Donald Trump had planned to spend the first anniversary of his inauguration in his happy place, Mar-a-Lago, the gold-plated palace where a mere president can pretend to be a monarch. Unfortunately for Trump, presidents are expected to remain in Washington when the government shuts down. That Trump did not recognize this until the crisis was at hand shouldn’t have come as a surprise to anyone. This president is not merely unfit for office; he is so uninterested in feigning fitness that he cannot be bothered to focus on the most basic responsibilities he swore on January 20, 2017, to faithfully execute.
It is often suggested that Trump tweets obnoxiously and speaks outrageously in order to distract the American people—or at least the White House press corps—from the serious issues at hand. Perhaps. But the more likely story is that Trump himself is too distracted to focus on those issues—be they the budgetary matters that great presidents master, the societal concerns that great presidents address, the disasters that great presidents seek to avert. There is nothing “great” about this grifter’s failed presidency; it has simply confirmed that his 2016 campaign slogan was, like the rest of his promises, a lie. He is not even the mediocre manager that the stupidest pundits imagined he might be. Trump is simply the son of privilege he has always been, steering whatever he touches toward financial or moral bankruptcy and then blaming everyone else for the crash.
The buck never stops with this president, so there was never any chance that he would demonstrate leadership sufficient to prevent a shutdown. He was never going to put any effort into understanding the budgetary balances and political pressures of the shutdown dance that his predecessors understood as the existential crisis of their presidency. This, and Trump’s crude bigotry, is what made the interactions of congressional leaders with the president during the days leading up to the inaugural-anniversary shutdown so agonizingly awful to watch.
As the deadline passed, Senate minority leader Chuck Schumer described a last-minute “art-of-the-deal” moment when he thought he had Trump engaged in negotiations to protect beneficiaries of the Deferred Action for Childhood Arrivals program, while making concessions to the president’s border fantasies. But, the Democrat explained, “He did not press his party or Congress to accept it. Speaker Ryan and Leader McConnell, without the commitment of the president, would not agree to accept anything either.”
So the shutdown came, not because Democrats and some Republicans sought to use the moment to resolve lingering debates about the Dreamers or the S-CHIP program or myriad other issues, nor even because the House Freedom Caucus Republicans held out for even more draconian fiscal policies. It came because the United States lacks a functioning, let alone functional, president. This is the first #TrumpShutdown, but it is unlikely to be the last.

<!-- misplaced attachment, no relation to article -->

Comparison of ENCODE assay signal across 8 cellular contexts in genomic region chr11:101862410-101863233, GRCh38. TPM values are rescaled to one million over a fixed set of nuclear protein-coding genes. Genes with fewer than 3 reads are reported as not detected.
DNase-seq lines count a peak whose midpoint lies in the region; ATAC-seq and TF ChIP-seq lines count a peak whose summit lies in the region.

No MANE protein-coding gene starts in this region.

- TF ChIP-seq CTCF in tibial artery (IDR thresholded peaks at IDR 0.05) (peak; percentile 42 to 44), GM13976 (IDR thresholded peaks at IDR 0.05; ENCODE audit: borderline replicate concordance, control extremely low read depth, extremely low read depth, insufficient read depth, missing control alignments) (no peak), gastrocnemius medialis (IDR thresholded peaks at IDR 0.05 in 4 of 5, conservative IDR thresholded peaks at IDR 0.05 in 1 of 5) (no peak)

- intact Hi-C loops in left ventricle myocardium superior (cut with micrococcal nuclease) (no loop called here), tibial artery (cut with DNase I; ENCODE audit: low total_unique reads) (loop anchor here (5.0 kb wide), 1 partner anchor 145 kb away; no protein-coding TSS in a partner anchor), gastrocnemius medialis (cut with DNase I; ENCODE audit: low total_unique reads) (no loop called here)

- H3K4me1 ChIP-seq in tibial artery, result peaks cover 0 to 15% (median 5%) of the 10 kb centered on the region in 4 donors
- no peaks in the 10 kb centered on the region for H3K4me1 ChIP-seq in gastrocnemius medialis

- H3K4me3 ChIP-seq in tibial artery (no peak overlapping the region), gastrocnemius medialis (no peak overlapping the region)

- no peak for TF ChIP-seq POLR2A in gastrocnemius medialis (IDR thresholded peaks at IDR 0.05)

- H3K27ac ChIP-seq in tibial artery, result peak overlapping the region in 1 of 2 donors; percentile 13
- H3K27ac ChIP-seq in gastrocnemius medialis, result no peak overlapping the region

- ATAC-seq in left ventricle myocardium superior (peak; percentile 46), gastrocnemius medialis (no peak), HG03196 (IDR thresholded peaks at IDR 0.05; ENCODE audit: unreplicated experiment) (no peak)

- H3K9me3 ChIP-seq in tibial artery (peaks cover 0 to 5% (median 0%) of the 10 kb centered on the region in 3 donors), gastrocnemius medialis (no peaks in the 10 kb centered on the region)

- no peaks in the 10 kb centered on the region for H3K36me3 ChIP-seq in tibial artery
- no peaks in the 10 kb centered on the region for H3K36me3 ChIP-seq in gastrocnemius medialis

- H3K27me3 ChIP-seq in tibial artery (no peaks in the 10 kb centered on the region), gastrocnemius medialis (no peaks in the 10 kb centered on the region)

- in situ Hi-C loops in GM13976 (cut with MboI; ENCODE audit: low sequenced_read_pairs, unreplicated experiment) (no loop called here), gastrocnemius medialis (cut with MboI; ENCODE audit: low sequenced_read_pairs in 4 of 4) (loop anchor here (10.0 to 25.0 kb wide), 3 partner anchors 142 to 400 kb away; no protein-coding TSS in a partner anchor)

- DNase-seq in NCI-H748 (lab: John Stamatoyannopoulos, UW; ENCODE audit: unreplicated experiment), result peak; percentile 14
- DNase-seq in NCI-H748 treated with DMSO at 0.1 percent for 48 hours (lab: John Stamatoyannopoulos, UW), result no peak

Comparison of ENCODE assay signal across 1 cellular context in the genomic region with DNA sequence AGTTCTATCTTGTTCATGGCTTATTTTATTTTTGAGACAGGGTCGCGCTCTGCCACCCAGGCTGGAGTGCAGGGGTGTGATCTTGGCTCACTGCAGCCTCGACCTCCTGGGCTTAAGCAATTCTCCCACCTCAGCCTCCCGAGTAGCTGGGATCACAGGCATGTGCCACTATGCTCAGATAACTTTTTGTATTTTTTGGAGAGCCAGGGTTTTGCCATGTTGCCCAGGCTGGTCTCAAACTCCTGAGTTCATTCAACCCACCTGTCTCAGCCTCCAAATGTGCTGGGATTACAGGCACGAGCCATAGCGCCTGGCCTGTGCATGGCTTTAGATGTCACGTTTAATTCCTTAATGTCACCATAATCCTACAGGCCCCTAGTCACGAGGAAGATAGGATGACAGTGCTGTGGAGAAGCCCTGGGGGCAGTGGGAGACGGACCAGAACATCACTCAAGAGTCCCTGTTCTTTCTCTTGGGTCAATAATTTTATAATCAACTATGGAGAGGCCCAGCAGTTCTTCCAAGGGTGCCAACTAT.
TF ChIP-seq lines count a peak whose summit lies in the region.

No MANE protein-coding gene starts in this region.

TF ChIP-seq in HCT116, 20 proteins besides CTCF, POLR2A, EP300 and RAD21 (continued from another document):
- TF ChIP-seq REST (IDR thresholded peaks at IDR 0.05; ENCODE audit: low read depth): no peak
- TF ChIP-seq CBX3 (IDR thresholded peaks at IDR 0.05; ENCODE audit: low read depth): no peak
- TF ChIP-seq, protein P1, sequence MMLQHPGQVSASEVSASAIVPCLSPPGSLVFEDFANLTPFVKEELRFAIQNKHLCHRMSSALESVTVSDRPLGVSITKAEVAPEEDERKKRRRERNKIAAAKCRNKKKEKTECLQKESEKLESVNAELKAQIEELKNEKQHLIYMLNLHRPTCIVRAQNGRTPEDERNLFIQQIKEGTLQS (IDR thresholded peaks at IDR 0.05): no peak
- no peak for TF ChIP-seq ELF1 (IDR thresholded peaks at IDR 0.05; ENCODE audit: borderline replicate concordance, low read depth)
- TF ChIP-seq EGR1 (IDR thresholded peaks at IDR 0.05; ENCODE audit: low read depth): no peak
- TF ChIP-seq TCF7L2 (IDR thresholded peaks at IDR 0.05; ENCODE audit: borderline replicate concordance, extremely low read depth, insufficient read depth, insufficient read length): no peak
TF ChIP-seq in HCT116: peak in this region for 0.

Without a president who is capable of leading the party that controls the executive and legislative branches of the federal government, House Speaker Paul Ryan and Senate majority leader Mitch McConnell, petty hacks who have never cared about anything more about satisfying campaign donors, will continue to run their games. Those games are so destructive—to the hundreds of millions of Americans who rely on government, to the necessary work of setting budget priorities, to America’s image in the world—that they demand a political response. Small deals will be made in coming weeks and months to restore a measure of normalcy. But it will be a brutal measure, crueler and harsher at each turn.
The necessary repair will come only when the players change. Unfortunately, Trump is not on the ballot this November. But Paul Ryan and his minions are. One of Ryan’s challengers, a Wisconsin ironworker named Randy Bryce, offers the best assessment of what ails America when he observes, “Paul Ryan treated this shutdown like an insider political game, using people’s jobs, Dreamer’s futures, and children’s health insurance as bargaining chips. Now, even as thousands of workers are facing suspension without pay and communities across the country are set to lose access to services, Paul Ryan is still playing games, trying to pin the blame for the shutdown on others. We need politicians in DC who won’t play games and who take responsibility for their actions.”